The call for better collaboration came from Jay Colville, area director Northern Ireland for Nationwide, and Ursula Toner, legal advice and support service manager at Housing Rights Service.
The number of cases of possession in Northern Ireland have declined but consumer groups believe that earlier engagement with borrowers in difficulty could deliver further improvements.
The housing executive’s review 2014/2015, reported that the number of writs and summonses related to mortgages rose sharply between 2007/08 and 2008/09 to 3,894 and then remained fairly static at 3,500 for the next three years.
These rose again in 2012/13 to 3,854, and while only a small proportion of actions for possession turned into actual possession orders, the numbers are an indication of the affordability strains placed on borrowers.
Negative equity is still one of the biggest problems facing Northern Ireland’s homeowners. The conference heard calls from speakers for a government focus on finding solutions for borrowers in negative equity, a circumstance preventing them from managing career and life changes because they are unable to sell their properties.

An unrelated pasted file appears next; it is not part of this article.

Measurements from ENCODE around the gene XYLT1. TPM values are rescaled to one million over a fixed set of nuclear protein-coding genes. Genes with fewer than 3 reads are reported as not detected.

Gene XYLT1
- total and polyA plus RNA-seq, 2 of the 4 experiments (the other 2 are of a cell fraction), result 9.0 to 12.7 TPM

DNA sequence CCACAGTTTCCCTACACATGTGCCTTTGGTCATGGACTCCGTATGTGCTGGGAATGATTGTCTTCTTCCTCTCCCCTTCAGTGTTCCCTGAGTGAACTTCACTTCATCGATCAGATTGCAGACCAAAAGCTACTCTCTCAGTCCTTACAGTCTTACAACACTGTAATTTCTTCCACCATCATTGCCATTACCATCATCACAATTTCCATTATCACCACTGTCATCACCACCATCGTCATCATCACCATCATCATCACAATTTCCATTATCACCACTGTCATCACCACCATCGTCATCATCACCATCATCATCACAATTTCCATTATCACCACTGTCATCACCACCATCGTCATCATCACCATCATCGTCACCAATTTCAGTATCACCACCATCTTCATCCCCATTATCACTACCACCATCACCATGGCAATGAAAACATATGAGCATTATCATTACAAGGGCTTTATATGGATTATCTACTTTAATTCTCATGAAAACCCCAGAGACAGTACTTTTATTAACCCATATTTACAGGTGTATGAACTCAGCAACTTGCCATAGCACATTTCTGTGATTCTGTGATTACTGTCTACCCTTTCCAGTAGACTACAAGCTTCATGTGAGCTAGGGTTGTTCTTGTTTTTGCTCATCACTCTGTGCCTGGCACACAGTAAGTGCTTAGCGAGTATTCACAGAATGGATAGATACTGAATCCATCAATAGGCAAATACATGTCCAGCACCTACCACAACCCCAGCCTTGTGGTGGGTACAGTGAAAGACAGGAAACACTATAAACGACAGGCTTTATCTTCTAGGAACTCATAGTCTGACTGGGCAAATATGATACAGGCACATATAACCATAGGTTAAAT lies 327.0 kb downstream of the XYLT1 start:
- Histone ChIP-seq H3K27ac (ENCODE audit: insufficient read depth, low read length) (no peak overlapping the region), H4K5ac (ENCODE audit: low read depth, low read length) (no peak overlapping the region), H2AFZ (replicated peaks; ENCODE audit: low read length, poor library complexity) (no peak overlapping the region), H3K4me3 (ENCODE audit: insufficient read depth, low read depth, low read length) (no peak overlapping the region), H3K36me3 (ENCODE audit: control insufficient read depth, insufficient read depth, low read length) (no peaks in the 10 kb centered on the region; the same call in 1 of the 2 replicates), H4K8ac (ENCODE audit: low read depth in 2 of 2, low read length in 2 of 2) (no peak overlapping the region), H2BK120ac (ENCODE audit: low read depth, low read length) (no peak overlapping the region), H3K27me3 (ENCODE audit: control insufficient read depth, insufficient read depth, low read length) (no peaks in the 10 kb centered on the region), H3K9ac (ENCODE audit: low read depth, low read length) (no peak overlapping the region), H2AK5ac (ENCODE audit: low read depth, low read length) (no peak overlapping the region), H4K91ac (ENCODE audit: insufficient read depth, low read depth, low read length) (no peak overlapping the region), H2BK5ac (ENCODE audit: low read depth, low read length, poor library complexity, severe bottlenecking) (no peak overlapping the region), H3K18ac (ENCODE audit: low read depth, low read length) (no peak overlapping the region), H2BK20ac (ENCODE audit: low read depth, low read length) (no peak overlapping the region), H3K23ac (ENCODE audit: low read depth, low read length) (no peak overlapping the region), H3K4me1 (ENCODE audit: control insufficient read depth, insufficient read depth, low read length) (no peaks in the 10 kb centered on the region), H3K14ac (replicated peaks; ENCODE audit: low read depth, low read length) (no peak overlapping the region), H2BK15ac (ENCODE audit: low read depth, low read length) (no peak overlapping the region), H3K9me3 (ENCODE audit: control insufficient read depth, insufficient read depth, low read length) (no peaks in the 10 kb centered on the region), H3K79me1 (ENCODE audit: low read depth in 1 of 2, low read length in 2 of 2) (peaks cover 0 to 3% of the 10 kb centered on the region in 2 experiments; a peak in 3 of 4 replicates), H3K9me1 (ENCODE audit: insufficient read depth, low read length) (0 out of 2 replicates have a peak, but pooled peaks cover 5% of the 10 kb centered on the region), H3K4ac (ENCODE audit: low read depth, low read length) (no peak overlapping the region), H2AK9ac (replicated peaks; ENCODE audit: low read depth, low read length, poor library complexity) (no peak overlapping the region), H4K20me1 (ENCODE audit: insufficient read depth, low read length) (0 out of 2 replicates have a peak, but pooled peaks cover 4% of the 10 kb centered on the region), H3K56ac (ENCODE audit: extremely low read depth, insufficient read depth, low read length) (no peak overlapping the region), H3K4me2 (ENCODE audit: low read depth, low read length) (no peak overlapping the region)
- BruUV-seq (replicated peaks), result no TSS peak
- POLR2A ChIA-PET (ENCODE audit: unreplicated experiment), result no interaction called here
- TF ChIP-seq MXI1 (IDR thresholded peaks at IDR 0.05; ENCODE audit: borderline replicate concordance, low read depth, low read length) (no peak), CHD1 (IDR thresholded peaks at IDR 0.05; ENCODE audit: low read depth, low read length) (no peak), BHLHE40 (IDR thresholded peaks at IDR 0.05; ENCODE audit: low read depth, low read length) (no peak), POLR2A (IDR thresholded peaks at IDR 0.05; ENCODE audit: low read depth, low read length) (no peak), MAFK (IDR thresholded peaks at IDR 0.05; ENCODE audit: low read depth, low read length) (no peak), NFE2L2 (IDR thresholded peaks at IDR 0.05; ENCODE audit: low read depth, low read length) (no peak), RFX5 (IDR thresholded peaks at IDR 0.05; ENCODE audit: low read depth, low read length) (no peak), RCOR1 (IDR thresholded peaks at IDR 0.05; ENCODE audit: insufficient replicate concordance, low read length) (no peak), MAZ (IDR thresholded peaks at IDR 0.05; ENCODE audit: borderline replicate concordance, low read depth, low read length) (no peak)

House prices in Northern Ireland, however, have started to rise and outperform Scotland, England and Wales.
Research from the Office of National Statistics in April revealed that Northern Ireland saw a 14.2% rise in values while prices in England rose 7.4%. The price of Scottish homes rose by 6.4%, while those in Wales achieved a slight price increase of 1.1%.
But the housing executive review reported that average house prices in Northern Ireland remained almost 50% lower than their peak in 2007.
Construction at the end of last year was still more than 40% below its peak in Northern Ireland.
The conference discussed the need for more house building in Northern Ireland.
Many construction firms based in Northern Ireland earn much of their revenue elsewhere and there continued to be a skills shortage, it was said.